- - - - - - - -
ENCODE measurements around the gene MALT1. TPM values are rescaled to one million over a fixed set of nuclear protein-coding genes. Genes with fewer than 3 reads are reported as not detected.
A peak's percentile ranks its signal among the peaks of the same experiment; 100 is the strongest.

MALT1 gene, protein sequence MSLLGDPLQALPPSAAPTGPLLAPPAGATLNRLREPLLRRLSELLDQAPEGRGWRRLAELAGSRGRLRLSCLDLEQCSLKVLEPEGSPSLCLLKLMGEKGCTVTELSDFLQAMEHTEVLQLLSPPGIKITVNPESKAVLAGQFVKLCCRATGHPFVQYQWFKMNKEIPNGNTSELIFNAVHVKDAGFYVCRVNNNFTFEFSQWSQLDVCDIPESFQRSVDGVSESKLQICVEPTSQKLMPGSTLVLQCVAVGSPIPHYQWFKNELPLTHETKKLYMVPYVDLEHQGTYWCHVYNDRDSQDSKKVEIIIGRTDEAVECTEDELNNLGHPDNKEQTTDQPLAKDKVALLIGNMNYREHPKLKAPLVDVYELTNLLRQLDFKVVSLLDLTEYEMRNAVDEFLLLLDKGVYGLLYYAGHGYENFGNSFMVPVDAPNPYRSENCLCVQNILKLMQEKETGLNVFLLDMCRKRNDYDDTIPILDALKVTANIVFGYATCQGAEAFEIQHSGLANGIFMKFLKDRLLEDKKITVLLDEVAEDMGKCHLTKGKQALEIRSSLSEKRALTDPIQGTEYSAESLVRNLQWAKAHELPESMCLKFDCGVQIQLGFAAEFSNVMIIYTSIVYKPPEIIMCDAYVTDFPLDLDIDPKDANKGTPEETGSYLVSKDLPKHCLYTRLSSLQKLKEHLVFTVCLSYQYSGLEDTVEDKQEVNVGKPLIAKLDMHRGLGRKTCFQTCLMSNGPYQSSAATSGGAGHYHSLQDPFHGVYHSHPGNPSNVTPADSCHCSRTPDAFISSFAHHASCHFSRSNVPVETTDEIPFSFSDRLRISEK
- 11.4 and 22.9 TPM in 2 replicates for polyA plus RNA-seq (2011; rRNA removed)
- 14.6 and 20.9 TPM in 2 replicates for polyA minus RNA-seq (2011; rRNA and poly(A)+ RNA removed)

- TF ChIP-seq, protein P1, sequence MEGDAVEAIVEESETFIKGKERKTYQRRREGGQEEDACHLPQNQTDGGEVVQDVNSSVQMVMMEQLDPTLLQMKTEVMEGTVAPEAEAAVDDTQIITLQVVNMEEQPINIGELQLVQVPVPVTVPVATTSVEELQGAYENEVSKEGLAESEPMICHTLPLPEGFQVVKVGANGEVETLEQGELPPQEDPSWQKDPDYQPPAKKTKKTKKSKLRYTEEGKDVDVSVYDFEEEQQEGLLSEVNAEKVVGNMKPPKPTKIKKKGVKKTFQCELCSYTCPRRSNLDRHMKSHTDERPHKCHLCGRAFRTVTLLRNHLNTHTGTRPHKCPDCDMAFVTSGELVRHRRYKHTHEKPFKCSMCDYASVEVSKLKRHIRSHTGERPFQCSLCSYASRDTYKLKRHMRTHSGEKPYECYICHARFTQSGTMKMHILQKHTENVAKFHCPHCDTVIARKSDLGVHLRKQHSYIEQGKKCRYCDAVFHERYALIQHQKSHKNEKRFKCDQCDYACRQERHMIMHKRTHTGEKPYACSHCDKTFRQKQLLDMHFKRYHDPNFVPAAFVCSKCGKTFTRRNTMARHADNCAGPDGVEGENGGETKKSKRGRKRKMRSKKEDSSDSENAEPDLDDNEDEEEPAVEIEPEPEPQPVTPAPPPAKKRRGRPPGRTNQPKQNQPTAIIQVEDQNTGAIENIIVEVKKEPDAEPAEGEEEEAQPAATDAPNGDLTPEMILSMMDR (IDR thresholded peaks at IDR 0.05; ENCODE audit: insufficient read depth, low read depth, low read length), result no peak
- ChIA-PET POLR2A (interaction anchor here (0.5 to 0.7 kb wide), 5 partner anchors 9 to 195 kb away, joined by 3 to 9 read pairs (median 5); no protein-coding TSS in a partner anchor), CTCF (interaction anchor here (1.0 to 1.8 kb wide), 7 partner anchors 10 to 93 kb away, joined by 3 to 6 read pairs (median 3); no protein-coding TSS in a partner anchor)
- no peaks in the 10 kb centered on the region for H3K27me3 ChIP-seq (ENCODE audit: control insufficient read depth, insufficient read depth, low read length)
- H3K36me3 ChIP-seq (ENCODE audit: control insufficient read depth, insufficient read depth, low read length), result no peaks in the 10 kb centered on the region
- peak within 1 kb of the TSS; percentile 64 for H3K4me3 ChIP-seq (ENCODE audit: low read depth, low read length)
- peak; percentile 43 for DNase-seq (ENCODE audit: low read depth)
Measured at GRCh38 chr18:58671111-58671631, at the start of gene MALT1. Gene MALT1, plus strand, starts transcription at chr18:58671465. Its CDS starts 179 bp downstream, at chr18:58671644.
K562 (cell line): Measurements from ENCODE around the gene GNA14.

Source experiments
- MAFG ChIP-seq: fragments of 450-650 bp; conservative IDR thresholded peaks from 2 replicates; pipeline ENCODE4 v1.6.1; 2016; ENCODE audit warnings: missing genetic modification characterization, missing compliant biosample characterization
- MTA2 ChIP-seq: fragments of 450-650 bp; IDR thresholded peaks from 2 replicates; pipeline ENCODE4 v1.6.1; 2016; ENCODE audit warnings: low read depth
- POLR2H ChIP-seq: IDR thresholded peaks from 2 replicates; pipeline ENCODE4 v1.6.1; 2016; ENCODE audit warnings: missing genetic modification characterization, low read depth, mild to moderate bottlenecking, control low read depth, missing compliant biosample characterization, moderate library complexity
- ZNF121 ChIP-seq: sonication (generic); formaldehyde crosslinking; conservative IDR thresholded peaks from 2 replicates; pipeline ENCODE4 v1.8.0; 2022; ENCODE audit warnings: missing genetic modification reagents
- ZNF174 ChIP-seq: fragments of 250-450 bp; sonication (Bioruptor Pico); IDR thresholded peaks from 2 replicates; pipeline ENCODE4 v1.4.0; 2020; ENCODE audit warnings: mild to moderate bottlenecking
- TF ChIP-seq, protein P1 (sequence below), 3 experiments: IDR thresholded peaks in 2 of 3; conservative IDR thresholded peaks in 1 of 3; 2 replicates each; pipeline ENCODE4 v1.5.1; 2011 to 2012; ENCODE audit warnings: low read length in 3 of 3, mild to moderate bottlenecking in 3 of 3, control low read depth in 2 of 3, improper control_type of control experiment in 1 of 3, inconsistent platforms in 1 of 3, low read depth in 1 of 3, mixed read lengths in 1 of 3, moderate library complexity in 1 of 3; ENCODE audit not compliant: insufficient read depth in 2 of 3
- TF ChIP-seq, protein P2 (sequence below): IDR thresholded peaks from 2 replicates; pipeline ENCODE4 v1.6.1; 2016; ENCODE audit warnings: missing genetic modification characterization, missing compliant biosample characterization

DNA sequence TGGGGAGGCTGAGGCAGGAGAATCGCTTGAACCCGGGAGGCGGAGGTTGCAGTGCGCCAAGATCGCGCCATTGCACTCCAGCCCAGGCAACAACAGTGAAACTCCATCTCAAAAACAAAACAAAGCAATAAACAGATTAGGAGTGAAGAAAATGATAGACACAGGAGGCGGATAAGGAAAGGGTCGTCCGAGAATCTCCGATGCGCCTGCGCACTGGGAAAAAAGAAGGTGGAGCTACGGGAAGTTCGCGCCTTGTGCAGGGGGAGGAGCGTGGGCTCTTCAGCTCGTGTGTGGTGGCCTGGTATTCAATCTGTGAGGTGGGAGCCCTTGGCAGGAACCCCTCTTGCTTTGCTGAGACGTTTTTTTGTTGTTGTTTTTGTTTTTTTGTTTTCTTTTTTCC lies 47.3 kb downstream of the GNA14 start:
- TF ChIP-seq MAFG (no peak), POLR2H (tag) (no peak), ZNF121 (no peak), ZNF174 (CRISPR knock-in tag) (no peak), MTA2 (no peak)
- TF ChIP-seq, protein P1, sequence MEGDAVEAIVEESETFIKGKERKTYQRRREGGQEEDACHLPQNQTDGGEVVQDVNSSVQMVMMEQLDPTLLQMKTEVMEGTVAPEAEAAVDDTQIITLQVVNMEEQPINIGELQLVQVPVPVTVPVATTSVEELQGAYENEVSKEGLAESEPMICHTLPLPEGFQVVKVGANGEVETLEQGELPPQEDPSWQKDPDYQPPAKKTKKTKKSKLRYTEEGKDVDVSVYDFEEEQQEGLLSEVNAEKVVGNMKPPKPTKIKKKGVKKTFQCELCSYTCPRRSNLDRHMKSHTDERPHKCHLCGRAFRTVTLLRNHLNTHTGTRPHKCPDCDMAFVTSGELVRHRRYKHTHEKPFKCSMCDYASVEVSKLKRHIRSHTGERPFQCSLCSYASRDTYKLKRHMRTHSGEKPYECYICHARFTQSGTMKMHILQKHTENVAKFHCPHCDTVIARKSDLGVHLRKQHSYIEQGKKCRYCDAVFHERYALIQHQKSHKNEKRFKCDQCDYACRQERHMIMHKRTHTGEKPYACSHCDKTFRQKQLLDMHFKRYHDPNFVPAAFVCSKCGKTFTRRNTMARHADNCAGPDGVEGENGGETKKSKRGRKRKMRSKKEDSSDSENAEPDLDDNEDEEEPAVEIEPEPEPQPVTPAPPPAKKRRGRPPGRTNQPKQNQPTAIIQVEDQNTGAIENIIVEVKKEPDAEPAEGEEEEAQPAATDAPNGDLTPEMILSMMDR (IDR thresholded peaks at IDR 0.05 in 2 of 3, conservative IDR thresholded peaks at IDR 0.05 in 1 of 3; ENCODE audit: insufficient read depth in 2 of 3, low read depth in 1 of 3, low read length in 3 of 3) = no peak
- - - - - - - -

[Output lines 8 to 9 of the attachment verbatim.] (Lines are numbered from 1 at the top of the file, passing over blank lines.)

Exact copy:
- no peaks in the 10 kb centered on the region for H3K27me3 ChIP-seq (ENCODE audit: control insufficient read depth, insufficient read depth, low read length)
- H3K36me3 ChIP-seq (ENCODE audit: control insufficient read depth, insufficient read depth, low read length), result no peaks in the 10 kb centered on the region